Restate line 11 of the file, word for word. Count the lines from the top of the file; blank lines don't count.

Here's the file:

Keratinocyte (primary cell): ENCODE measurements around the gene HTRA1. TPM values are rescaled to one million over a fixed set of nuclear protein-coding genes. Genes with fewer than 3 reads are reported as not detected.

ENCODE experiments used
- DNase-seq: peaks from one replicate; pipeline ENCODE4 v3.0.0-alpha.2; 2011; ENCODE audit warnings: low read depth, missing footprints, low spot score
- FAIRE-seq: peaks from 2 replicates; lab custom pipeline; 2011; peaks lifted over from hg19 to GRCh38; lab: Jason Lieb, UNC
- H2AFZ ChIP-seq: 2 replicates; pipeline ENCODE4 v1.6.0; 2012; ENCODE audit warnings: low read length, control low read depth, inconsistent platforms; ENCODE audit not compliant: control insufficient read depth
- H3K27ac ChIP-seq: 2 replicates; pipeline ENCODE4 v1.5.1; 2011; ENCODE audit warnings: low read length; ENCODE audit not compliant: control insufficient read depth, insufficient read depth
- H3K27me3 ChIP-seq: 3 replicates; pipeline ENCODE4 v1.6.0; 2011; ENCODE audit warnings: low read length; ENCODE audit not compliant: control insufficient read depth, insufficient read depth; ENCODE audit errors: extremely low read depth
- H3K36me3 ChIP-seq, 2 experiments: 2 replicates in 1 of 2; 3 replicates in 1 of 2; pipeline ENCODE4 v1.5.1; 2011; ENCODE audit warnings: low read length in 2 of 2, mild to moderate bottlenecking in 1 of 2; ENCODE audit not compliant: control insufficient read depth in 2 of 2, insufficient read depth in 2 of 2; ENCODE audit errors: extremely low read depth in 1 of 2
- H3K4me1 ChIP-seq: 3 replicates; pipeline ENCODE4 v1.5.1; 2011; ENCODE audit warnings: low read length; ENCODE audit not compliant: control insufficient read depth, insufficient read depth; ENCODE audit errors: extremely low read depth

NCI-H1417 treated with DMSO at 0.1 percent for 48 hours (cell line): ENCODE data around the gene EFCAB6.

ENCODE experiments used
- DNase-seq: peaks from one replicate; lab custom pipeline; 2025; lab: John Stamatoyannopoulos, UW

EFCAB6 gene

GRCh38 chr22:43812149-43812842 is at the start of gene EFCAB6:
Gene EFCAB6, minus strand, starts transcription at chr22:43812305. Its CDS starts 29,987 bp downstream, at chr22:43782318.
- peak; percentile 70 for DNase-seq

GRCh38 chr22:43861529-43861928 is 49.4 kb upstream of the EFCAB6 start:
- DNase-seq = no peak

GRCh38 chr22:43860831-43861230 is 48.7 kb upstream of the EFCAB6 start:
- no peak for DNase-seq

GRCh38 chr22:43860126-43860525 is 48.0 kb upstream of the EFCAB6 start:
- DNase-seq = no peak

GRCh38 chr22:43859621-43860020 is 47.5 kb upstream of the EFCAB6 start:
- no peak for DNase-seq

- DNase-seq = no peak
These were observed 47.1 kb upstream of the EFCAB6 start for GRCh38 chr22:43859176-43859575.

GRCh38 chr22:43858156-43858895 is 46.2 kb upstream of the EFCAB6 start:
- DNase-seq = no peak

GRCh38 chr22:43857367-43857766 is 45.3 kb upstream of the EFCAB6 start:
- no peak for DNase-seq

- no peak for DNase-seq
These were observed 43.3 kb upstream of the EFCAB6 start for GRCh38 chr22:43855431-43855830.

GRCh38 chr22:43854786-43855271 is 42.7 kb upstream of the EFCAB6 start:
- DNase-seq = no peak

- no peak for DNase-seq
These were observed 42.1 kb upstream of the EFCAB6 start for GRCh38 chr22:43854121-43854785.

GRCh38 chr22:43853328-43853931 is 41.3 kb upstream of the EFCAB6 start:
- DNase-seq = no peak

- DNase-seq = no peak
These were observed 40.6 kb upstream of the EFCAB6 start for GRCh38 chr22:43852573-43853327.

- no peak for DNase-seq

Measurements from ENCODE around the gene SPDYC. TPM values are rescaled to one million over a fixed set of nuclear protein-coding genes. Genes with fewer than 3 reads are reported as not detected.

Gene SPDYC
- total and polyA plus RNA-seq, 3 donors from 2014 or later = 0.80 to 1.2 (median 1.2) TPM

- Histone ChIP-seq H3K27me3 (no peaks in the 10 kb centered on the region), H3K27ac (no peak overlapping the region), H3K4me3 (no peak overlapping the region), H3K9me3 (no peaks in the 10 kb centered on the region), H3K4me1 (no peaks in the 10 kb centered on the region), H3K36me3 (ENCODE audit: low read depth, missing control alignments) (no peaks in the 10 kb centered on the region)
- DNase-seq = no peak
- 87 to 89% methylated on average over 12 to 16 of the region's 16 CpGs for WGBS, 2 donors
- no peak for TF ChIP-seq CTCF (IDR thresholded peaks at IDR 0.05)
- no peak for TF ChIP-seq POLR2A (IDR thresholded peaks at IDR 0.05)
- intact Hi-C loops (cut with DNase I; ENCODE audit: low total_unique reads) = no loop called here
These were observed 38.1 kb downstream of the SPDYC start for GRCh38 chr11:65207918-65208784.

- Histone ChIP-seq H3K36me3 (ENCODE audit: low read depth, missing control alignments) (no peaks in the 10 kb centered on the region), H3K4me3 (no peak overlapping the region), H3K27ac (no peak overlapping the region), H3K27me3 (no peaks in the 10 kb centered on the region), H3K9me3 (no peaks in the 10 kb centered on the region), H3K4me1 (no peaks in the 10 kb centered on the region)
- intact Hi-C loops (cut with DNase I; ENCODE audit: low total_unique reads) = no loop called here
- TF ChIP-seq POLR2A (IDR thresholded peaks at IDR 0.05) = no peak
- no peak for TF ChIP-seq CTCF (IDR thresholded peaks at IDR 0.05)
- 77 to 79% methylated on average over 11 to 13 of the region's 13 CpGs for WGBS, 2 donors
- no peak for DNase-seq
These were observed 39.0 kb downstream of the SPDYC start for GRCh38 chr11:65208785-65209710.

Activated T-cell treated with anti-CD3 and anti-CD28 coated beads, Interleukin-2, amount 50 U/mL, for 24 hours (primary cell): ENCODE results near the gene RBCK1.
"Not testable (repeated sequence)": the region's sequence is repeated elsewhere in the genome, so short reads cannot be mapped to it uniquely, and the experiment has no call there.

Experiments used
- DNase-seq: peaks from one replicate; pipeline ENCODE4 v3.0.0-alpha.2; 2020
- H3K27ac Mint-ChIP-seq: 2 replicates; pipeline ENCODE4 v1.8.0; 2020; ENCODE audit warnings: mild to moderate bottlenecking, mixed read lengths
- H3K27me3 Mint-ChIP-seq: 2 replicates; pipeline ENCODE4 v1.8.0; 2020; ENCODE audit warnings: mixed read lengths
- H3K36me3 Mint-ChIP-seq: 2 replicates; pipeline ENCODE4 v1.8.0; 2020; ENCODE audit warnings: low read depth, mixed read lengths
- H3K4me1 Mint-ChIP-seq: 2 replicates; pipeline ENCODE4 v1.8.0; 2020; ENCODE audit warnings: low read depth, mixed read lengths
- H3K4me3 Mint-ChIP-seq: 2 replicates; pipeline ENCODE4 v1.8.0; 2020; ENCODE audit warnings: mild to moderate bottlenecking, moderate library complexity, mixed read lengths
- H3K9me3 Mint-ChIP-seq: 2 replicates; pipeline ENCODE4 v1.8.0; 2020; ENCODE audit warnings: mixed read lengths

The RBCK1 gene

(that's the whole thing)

ENCODE experiments used